cil-template / README

This is a simple tutorial about how to use the CIL compiler frontend to do
static and dynamic program analysis.

Author: Zach Anderson (

1. Intro
2. Building and Installing
3. Documentation
4. Files
5. Citation

1. Intro:

CIL is a frontend for C compilers. It takes C code as input, which can then be
analyzed or instrumented, and then spits out C code, which can be passed to
your favorite C compiler. This process can be automated such that your CIL-based
frontend can be made to look like gcc, or whatever, and used directly in your
build process. This tutorial creates such a frontend, and demonstrates, in
tutorial form, some nifty things that might be done with it.

2a. Building and Installing (Ubuntu):

There are a few dependencies:
. Everything you need to build C programs
. OCaml
. cmake
  - Ubuntu packages: cmake cmake-data
  - Build and install from
. Please let me know if I've forgotten anything

Dependencies only for the theorem proving example (
. why3
. theorem provers (e.g. alt-ergo)
. pass --disable-tut11 to the configure script to disable tut11

Dependencies only for the automated test generation example (
. Yices SMT solver (
. ocamlyices (
. pass --disable-tut15 to the configure script to disable tut15

After obtaining the code, enter the directory and do the following:

$ ./configure [--disable-tut11] [--disable-tut15]
$ make
$ sudo make install

Then, enter the /test directory and build the program like so:

$ ciltutcc -o test1 test1.c
$ ./test1

The generated ciltutcc takes all of the usual gcc arguments, in addition to the

--trace       - shows all of the commands run
--save-temps  - saves all of the intermediate files
--enable-tutN - enables the pass defined by

And others that you can define in src/

If you do:

$ ciltutcc --save-temps -o test1 test1.c

A file called test1.cil.c will be created showing the source file created by
the frontend before it is passed on to gcc.

  [Ocamlyices installation]

$ git clone git://
$ cd ocamlyices
(Download yices for your platform from
 into the ocamlyices directory. If the version statically linked with gmp
 doesn't work, then try the dynamically linked version.)
$ sudo ./ [the tar.gz file you dl'd]
$ autoconf [if needed]
$ ./configure
$ make
$ sudo make install

  [Alt-Ergo installation]

$ wget
$ tar zxf alt-ergo-0.94.tar.gz
$ cd alt-ergo-0.94
$ autoconf [if needed]
$ ./configure
$ make
$ sudo make install

  [Why3 Installation]

$ git clone
$ cd why3
$ autoconf [if needed]
$ ./configure
$ make
$ make byte
$ sudo make install
$ sudo make install-lib
$ why3config

2b. Building and Installing (Mac OS X)

This project should build and install on 10.8 using the MacPorts OCaml install.
I have not yet tried to get tutorials 11 and 15 running on it yet, though.

(It appears that there is some problem with linking the calls from C -> OCaml
in tut15.c, but Why3, Alt-Ergo, and Ocamlyices *should* build without
problems---I just haven't tried it yet.)

Anyway, here's what you'll need to do:
1. install XCode and be sure to install the "Unix" or "Command line" tools.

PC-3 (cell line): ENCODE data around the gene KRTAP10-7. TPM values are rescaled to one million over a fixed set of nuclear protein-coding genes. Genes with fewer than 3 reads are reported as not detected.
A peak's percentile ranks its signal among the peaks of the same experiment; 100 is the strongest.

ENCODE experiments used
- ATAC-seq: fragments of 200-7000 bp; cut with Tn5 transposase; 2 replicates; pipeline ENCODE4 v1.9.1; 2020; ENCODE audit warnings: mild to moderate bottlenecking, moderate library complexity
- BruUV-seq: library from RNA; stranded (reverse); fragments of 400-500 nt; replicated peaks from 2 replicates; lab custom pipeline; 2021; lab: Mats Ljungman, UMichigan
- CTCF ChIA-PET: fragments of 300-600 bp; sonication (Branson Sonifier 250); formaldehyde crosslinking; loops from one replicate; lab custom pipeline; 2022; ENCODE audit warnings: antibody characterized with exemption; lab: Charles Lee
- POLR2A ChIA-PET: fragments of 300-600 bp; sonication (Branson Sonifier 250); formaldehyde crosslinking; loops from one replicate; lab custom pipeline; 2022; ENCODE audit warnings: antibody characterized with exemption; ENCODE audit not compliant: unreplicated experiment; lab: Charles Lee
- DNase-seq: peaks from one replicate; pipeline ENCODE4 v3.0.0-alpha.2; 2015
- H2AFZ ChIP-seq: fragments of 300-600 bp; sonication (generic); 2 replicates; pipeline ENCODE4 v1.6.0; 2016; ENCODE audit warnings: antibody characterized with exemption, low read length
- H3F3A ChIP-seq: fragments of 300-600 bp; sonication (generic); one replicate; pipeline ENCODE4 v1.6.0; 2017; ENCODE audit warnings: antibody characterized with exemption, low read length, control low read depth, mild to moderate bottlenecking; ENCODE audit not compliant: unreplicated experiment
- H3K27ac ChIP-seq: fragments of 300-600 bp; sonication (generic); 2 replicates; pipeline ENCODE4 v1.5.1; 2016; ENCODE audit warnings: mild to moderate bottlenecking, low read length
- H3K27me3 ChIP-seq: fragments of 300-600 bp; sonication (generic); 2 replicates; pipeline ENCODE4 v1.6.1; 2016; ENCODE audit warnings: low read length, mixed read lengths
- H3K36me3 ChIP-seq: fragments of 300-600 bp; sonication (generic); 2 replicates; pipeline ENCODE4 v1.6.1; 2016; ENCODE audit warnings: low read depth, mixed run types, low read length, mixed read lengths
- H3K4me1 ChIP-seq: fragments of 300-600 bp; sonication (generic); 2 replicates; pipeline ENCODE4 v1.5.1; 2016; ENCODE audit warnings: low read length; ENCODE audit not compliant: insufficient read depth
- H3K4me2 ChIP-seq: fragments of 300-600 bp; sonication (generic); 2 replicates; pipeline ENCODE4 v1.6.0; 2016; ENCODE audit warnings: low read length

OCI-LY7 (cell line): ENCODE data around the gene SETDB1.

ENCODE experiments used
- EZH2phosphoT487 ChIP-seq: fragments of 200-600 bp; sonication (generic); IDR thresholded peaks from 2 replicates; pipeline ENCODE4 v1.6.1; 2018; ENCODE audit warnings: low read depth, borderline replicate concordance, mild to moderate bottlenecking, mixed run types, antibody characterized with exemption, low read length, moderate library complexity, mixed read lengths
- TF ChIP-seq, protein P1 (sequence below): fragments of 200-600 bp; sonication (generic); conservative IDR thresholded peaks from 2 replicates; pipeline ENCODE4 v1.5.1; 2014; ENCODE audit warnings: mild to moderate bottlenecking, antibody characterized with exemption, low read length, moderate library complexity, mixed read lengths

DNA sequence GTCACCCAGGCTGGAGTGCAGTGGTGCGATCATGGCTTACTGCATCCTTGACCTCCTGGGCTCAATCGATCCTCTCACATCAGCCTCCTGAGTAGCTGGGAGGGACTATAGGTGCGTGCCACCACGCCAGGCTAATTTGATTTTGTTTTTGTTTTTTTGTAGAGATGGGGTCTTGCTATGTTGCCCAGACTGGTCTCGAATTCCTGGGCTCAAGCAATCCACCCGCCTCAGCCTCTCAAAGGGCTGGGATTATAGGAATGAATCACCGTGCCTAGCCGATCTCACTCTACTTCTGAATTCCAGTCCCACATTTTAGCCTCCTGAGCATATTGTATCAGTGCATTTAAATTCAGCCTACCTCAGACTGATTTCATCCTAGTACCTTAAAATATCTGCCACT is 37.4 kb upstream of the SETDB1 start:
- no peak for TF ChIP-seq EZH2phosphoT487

2. install MacPorts from
3. Do:

$ sudo port install ocaml ocaml-findlib lablgl lablgtk lablgtk2 mercurial cmake

4. Install CIL:

$ git clone git://
$ cd cil
$ ./configure; make; sudo make install

5. Build cil-tutorial

$ hg clone
$ cd cil-template
$ ./configure --disable-tut11 --disable-tut15
$ make; sudo make install

6. Let me know if I've missed any steps =)

3. Documentation
(This is to remind me how to build the docs in my private repo, and so they
don't apply to the code under this tree. The documentation of which this section
speaks will shortly be available at

Dependencies for the documentation:
. LaTeX
. ocamlweb
  - Ubuntu package: ocamlweb
. highlight
	- Ubuntu packages: highlight highlight-common
	- Version 2.16 can be obtained for Mac OSX at:
. Again, please let me know if I've forgotten anything

Assuming you have installed these, doing:

$ make

will build docs/ciltut.pdf along with everything else.

Pass --disable-docs to the configure script to disable document building.

4. Files:
--------- - Edit the "MODULES =" line to add additional OCaml modules. Other
parts of the Makefile can probably remain unchanged unless you need to do
something weird.

src/ - Reads in a source file, calls into the various tutorial modules,
spits out the result. Hopefully it is obvious where to add code to call into
any new modules that you write.

src/ - Defines command line options.

src/tut*.ml - Tutorial modules explaining how to use CIL.

ciltut-include/ciltut.h - Various function and macro definitions needed for
building ciltut-lib and the things in test/.

ciltut-lib/ - The runtime library, build with CMake. The files in src/tut*.c
go along with the corresponding .ml files. ciltut_libc.c has utility functions.

lib/ - A perl script that sits in front of the actual compiler
frontend. It is used for massaging the command line a bit. For example, it makes
sure that the final result links against the code in ciltut-lib/.

test/tut*.c - Test programs for the various tutorial modules.

LICENSE - All the code in this project is licensed under a standard 3-clause
BSD license.

5. Citation:

If you use cil-template as a starting point for your project, please make the
following citation:

Zachary Anderson. A CIL Tutorial: Using CIL for Language Extensions and Program
  Analysis, <the date given on the document>. <>.

At the time this README file was written, this evaluates to:

Zachary Anderson. A CIL Tutorial: Using CIL for Language Extensions and Program
  Analysis, February 2012.

Or in bibtex format:

  title = {A {CIL} Tutorial: Using {CIL} for Language Extensions and Program Analysis},
  author = {Zachary Anderson},
  month = Sep,
  year = 2012,
  note = {\url{}},
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